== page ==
Today, I am interviewing Matthew Hanchard in the “How I Work” series. Matthew is a part-time, self-funded PhD candidate in Sociological Studies at the University of Sheffield. His research focuses on digital map practices in everyday life, combining digital sociology with cartographic theory, both grounded in qualitative primary research. Alongside his role as PhD, he works 37.5 hours a week on compressed hours (over 4 days) for the UK’s leading drug and alcohol misuse charity as a software developer, maintaining overall responsibility for the intranet and project managing software implementations (full cycle). He also has a 20 month old daughter called Penelope. He attributes juggling the three aspects of his life to good time-management, a great sense of humor, and trying to getting the work/life balance right.
Current Job: IT Software Develop/SharePoint Administrator for the UK’s leading drug and alcohol misuse charity – 37.5 hours per week over 4 days + PhD (self-funded) Part-time (2 days a week)
Current Location: Derby, Derbyshire
Current mobile device: Samsung S3 and a Samsung Galaxy Tab3
Current computer: Acer Aspire 6930 (Laptop)
Can you briefly explain your current situation and research to us?
Parent to a 19 month old, work full-time, and I do my PhD on one weekday and one weekend day. My research covers digital maps as practised media entangled within social relations. I focus on how digital maps are used, and how that fits in with other social practices – to see if they anchor/order social life in any way e.g., does using Google Maps and Zoopla shape which homes you view when looking to buy a house.
What tools, apps and software are essential to your workflow?
At Work – SharePoint, Excel and InfoPath. On my PhD, Nvivo, Word, Google Drive and Twitter.
In the last couple of weeks I have also started using IFTTT and Pocket. I think it’s important to keep up to date with new technologies than can optimise time management, but I like to sit back and see how others’ in my social network find them first. I tried those two because Mark Carrigan had some good reviews of both. So I tried them. He is in my Twitter social network, and holds similar academic interests to me, but I have never met him in person. I guess some tools shift on a daily basis e.g. my University provides a Google account, so I use Google Drive where I used Dropbox before, and others are fixed in place (stabilised) through a social network – for me that’s LinkedIn (professional profile), Facebook (friends, family and more intimately known people), Twitter (public forum to share ideas and enter debate).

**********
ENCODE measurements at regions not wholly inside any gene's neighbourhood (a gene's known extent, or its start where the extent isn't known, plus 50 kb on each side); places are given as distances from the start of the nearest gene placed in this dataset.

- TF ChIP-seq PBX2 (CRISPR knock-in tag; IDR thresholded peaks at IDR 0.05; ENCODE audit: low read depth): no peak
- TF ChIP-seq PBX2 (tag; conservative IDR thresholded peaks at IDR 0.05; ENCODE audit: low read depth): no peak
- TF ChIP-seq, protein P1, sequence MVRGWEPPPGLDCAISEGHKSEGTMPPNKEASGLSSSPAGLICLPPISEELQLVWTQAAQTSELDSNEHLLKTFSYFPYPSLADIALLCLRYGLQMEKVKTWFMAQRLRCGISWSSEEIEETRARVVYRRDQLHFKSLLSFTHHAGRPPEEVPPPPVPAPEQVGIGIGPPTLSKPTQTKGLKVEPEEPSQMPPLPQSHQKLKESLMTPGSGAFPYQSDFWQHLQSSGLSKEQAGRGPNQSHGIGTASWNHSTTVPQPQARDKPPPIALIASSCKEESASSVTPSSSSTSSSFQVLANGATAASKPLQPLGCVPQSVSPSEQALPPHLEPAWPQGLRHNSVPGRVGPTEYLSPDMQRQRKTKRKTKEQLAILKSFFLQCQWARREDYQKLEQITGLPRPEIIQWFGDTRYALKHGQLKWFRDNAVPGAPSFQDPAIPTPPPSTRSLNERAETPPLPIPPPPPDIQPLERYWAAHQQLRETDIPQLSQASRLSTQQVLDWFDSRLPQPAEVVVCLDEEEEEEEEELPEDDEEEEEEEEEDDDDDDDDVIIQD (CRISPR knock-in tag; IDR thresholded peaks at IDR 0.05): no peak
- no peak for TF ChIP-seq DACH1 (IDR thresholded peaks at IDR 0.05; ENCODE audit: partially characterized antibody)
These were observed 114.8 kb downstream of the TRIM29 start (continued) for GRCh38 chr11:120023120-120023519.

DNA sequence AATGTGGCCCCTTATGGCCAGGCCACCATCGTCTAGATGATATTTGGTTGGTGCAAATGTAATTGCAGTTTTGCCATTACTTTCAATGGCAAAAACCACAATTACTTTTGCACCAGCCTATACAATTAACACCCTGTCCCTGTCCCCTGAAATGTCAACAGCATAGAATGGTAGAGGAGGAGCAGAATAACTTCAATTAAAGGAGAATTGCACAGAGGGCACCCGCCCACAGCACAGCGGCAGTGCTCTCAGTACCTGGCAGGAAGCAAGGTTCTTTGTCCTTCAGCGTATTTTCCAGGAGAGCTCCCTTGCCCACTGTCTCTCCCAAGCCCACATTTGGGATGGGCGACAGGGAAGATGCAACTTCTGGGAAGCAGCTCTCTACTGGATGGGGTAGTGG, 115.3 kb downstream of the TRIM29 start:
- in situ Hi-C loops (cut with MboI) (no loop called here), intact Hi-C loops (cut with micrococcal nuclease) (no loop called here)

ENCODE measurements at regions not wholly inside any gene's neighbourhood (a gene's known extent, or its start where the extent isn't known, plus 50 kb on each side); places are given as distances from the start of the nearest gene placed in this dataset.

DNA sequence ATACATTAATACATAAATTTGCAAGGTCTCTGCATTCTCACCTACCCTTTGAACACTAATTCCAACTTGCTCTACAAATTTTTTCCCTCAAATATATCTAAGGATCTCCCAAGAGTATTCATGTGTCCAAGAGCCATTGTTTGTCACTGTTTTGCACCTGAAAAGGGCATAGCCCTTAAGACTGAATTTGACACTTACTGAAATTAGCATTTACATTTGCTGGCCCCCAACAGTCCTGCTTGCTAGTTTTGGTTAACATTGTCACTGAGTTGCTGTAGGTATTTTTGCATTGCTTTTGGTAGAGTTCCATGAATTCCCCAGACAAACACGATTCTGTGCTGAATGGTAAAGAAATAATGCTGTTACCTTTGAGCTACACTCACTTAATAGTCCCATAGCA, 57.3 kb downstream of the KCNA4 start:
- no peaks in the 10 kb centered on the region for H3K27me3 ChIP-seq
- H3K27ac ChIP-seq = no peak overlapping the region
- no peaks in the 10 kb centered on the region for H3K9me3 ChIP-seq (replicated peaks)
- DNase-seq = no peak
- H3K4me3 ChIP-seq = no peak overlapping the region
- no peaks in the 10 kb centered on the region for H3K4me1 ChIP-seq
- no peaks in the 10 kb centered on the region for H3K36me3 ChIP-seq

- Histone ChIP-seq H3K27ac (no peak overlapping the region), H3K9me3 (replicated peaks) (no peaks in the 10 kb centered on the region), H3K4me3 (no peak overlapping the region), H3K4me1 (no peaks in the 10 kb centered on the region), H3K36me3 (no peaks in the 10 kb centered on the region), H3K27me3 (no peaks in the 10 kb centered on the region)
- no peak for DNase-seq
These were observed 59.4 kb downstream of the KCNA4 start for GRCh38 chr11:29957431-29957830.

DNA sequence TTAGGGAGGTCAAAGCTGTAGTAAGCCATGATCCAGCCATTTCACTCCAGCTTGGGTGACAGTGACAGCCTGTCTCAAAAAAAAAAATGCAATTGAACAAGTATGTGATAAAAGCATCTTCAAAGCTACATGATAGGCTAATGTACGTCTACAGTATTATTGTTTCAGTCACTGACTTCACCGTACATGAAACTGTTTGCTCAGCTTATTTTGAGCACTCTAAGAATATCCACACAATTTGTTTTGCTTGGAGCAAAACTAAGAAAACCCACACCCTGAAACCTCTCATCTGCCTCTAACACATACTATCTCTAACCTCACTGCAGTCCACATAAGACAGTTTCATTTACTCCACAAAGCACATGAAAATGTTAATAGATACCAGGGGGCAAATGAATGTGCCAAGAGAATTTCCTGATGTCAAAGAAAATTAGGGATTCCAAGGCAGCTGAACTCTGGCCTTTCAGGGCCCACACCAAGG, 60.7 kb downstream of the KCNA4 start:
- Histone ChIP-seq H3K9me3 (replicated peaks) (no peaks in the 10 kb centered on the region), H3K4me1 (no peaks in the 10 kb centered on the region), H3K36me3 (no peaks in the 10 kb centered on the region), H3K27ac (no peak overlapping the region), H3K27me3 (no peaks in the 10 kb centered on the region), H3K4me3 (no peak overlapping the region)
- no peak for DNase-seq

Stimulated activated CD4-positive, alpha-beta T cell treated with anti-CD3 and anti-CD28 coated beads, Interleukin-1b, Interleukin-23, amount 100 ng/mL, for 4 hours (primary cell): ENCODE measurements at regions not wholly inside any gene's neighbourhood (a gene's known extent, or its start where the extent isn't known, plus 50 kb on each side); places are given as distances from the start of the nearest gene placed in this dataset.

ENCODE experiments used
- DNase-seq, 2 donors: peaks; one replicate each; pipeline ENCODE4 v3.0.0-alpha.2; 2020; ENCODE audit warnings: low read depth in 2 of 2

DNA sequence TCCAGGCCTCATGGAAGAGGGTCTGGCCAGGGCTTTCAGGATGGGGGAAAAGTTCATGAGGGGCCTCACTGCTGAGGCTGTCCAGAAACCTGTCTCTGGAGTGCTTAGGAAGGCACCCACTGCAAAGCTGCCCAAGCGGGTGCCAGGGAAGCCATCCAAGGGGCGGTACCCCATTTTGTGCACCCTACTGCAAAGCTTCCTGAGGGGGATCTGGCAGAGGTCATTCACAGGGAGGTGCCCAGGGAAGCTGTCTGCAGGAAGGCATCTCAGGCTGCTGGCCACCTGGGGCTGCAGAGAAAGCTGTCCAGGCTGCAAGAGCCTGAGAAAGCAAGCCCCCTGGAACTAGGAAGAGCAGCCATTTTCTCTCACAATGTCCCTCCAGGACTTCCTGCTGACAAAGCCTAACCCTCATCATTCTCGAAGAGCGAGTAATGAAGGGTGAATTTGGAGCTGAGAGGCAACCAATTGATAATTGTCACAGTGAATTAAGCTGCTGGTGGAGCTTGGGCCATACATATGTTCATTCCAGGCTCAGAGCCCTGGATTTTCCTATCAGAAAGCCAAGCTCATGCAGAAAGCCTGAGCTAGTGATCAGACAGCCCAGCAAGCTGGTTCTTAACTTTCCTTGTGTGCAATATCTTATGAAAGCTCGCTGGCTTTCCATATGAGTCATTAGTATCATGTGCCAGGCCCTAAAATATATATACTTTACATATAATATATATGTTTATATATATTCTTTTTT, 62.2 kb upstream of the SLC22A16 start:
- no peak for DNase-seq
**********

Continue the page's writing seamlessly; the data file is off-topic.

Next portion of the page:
What does your workspace setup look like?
At work I have a desk. On my PhD I have an office room with desk, where my laptop sits in a permanent space.
|Day job workspace|
What is your best advice for productive academic work?
Get some real-life work experience before entering academia. That way, you soon notice that it’s actually pretty easy to manage. Only those with little or no experience moan about how hard it is. Outside academia, workloads are far heavier – this may change when you’re a paid member of faculty.
How do you keep an overview of projects and tasks?
A1 size wall-planner which I update regularly (I have no means to combine my work and home calendars in digital format)
Besides phone and computer, do you use other technological tools in work and daily life?
I don’t use a phone for my research. That is a little presumptuous. I use books, map and SatNav.
Which skill makes you stand out as an academic?
Almost 10 years of project management. Having worked in teams that commission academic research as a day job. Awesome at networking
What do you listen to when you work?
If I am transcribing, I listen to the interview/focus group video. Otherwise I like soft music, without too many high or low notes which could distract me. Madeleine Peyroux is good.
What are you currently reading?
I read academic books in bed, because I have no other time. At the minute it is Castells ‘Internet Galaxy’, but I’m about to re-read Shove, Panzar and Watson’s Social Dynamics of Practice’.
Are you more of an introvert or extrovert?
Probably more introvert. It helps me deal with the isolation and solitude of a PhD. At work I often say things quietly and get over-spoken. Then my idea gets claimed by another.
What’s your sleep routine like?
Bad. My toddler has glue ear. I go to bed about 10.30pm and read for an hour. My alarm goes off at 6.00am. I have not had an uninterrupted night of sleep for almost 4 months.
What’s your work routine like?
I work best between about 10pm and 3am. No idea why. My lifestyle does not allow this, so Mon, Tue, Wed I go to work from 8am to 6pm. Friday I work from 8am to 5.30pm. Thurs and Sat I have a lie in until 8am and then work on my PhD from about 10am to 8pm, with a longer break at lunch.
What’s the best advice you ever received?
It’s a PhD, not a nobel prize; Good enough is good enough; it’s all or nothing; Sharing best practices just least to a lot of mediocre; Enjoy life while you can, nobody ever thinks they are just about to die!